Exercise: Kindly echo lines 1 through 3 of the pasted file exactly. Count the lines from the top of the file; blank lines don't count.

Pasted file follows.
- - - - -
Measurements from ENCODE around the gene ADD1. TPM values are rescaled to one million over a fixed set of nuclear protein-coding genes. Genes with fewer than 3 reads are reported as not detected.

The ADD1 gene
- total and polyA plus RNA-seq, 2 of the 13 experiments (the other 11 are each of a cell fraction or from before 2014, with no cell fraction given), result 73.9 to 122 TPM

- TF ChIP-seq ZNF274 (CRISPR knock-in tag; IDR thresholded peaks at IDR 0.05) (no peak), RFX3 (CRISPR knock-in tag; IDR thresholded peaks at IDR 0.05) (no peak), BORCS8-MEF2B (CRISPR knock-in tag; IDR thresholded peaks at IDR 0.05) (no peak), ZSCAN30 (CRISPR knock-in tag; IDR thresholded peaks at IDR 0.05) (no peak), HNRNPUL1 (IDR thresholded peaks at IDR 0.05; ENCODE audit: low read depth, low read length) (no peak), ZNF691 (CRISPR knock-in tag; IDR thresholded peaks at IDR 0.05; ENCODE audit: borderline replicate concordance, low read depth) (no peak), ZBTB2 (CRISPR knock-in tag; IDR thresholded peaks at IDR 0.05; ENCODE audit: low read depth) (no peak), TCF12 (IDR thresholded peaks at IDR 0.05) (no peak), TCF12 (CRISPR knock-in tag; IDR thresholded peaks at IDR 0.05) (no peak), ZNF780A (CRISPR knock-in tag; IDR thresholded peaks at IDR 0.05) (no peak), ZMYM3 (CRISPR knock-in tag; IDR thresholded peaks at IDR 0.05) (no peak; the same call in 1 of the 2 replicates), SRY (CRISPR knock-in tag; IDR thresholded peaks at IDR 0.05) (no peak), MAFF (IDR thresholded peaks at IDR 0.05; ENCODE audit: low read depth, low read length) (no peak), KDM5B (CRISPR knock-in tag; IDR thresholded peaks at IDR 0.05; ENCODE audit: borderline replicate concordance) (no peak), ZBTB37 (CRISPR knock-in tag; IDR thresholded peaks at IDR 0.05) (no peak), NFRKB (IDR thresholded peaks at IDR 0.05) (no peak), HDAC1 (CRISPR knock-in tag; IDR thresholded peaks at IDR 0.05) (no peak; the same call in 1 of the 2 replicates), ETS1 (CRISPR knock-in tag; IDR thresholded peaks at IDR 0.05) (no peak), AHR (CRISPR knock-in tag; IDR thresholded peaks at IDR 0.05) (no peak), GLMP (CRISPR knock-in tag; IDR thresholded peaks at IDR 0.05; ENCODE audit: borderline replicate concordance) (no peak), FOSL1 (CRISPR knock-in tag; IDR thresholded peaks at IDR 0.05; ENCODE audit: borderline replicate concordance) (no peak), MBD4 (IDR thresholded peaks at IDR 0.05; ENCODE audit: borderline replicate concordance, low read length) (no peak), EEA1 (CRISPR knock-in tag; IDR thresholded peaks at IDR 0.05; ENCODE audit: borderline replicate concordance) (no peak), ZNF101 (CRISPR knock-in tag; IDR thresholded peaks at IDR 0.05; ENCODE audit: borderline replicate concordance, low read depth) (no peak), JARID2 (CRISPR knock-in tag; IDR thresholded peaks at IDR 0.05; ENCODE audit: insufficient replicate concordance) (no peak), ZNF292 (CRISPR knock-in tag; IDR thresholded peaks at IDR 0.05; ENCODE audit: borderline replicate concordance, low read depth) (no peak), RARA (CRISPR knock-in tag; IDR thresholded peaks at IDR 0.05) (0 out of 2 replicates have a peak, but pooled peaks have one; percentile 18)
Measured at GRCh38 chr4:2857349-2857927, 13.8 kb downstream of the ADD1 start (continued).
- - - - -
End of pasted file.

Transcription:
Measurements from ENCODE around the gene ADD1. TPM values are rescaled to one million over a fixed set of nuclear protein-coding genes. Genes with fewer than 3 reads are reported as not detected.

The ADD1 gene
- total and polyA plus RNA-seq, 2 of the 13 experiments (the other 11 are each of a cell fraction or from before 2014, with no cell fraction given), result 73.9 to 122 TPM